"before said intestate entered said plow pit, it became the duty of the defendants, and each of them, to keep or cause to be kept the electric current so cut
off from said pit as not to injure the said intestate, and the plaintiff says that said intestate, having entered said pit in obedience to said direction to him as aforesaid, said defendants negligently failed to keep, or cause to be kept, cut off, as aforesaid, said electric current from said pit while said intestate was therein for the purpose aforesaid, whereby and by reason of said negligence the said intestate was so severely shocked and injured by said electric current that he almost immediately died."
At the trial, there was evidence given by the plaintiff of the arrangement between the defendant companies as to the exchange of cars and to the relation of their respective employees. On this evidence the parties base opposing contentions, the defendants contending that the conductor and Looney were fellow servants, the plaintiff contending that they were not. Both of the lower courts sustained the contention of the defendants. The Court of Appeals beside intimated a belief that the testimony on behalf of plaintiff rather tended to show accident than negligence. If this be so, or if the evidence fails to establish whether the death was caused by accident or negligence, the judgment should be affirmed, and it will be unnecessary to decide whether Looney and the conductor were fellow servants. We will assume for the purposes of the case that they were not fellow servants.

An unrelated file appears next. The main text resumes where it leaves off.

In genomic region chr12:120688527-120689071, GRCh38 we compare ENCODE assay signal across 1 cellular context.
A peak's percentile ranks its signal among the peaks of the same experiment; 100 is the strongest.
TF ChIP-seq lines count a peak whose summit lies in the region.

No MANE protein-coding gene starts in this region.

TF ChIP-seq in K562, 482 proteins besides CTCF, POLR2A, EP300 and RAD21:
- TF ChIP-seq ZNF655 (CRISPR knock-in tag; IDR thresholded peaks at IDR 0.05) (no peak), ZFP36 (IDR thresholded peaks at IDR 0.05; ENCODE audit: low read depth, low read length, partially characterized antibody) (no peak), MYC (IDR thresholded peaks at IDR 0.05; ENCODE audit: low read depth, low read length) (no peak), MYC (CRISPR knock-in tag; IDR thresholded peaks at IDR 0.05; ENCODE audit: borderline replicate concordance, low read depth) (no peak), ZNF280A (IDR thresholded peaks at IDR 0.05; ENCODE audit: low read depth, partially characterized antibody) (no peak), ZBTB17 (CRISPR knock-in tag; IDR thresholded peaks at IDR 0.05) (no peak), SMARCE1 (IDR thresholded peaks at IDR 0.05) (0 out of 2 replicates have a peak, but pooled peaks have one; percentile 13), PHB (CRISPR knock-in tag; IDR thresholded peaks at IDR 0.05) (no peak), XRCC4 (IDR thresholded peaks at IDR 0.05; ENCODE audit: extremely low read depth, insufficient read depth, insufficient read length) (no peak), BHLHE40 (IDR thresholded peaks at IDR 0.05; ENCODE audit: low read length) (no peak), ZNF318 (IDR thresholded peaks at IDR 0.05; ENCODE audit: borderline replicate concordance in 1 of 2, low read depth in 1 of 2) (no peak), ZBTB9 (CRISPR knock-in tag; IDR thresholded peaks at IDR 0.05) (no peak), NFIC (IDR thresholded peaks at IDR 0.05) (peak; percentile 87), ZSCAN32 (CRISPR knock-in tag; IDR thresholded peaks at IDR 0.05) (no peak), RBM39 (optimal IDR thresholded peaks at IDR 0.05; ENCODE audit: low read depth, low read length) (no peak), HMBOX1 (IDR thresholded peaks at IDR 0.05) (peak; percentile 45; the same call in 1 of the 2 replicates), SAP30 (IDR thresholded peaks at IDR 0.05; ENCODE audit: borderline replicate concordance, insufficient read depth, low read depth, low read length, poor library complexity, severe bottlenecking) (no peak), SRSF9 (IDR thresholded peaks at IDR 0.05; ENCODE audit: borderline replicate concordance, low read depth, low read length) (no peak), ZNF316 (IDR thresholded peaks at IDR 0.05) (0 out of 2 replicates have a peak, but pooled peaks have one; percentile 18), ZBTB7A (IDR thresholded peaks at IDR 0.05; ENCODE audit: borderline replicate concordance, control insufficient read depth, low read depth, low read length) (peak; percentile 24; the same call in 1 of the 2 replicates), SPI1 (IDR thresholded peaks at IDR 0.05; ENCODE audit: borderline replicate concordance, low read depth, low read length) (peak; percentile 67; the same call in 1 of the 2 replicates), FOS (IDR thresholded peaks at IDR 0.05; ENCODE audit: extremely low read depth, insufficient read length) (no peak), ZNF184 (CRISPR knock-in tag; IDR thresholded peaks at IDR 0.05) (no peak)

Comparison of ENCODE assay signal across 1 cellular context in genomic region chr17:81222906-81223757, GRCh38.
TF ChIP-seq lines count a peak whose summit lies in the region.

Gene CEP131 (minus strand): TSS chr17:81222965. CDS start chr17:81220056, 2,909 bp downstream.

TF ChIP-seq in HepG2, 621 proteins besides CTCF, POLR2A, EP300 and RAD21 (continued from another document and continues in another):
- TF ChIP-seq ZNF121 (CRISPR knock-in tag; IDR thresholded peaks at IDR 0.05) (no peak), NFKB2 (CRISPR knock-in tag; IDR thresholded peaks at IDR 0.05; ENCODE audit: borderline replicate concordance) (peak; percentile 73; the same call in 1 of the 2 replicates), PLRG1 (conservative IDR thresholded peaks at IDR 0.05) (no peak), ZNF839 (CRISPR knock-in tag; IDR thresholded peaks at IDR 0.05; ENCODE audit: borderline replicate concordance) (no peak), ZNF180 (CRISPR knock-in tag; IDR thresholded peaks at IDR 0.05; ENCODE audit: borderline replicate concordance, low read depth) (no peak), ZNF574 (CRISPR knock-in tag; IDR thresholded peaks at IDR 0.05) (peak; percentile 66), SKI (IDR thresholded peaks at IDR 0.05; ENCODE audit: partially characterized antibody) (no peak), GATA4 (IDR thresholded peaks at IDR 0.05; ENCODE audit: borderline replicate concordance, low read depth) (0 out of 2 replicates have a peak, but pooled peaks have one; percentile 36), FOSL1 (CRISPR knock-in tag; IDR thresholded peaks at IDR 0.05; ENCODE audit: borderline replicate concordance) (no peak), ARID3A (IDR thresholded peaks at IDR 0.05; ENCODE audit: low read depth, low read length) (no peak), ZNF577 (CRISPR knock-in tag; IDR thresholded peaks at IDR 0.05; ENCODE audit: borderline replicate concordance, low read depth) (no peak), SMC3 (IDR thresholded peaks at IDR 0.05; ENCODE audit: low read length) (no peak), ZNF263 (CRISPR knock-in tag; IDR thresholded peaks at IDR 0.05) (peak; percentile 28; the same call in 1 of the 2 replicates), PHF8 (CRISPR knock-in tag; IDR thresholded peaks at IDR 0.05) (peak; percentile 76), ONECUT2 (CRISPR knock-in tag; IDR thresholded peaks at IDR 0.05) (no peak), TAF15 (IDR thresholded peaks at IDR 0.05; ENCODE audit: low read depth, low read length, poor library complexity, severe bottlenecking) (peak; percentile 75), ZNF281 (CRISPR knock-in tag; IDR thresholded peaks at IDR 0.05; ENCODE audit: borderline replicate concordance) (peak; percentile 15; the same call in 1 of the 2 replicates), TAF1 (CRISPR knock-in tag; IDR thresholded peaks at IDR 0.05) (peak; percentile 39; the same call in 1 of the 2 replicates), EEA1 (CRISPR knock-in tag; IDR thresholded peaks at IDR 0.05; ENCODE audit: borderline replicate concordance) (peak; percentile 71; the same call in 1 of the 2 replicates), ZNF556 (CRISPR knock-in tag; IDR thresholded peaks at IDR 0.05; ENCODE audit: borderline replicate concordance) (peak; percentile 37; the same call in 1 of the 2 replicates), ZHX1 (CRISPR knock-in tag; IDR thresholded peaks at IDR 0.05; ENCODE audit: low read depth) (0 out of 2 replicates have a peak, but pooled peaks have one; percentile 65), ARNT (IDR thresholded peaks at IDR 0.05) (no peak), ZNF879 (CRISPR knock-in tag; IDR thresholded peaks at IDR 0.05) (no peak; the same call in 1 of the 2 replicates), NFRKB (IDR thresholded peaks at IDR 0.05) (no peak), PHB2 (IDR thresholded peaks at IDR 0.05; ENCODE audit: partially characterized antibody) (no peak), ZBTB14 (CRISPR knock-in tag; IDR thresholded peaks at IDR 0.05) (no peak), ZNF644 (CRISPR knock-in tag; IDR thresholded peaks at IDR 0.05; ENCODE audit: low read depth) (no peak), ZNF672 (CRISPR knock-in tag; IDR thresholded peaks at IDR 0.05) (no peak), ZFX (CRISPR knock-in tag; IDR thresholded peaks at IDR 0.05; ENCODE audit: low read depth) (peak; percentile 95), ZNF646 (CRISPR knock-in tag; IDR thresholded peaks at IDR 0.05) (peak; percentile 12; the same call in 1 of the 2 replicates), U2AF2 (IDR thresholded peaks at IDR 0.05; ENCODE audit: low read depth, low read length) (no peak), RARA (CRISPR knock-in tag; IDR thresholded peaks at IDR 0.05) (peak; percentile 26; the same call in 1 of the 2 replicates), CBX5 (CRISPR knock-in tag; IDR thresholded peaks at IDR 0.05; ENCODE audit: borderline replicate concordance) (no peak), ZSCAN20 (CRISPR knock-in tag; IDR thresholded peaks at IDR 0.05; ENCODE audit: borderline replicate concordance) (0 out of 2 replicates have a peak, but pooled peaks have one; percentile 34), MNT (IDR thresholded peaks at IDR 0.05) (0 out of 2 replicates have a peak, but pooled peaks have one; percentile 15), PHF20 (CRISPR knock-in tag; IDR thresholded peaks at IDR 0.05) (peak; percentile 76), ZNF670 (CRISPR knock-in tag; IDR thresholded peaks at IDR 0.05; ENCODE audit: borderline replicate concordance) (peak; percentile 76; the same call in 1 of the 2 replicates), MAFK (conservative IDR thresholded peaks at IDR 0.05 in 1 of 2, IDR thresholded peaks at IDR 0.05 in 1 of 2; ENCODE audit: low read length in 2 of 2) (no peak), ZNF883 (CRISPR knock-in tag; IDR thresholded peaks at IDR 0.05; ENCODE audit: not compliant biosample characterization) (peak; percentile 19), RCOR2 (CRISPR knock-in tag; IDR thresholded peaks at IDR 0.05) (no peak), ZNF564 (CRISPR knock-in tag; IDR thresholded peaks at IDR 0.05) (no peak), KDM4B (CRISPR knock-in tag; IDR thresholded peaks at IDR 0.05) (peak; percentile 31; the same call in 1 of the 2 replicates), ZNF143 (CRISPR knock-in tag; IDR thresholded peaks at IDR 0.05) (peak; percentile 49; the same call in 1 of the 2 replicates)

The accident was seen by two persons, Margaret Mawson and Helen Gertrude Coon. The former testified that she was sitting in her room on the second floor of her house, which is on Prospect Avenue, 75 feet or more from the "pit." She saw the car turn the curve from Thirty-sixth Street into Prospect Avenue, and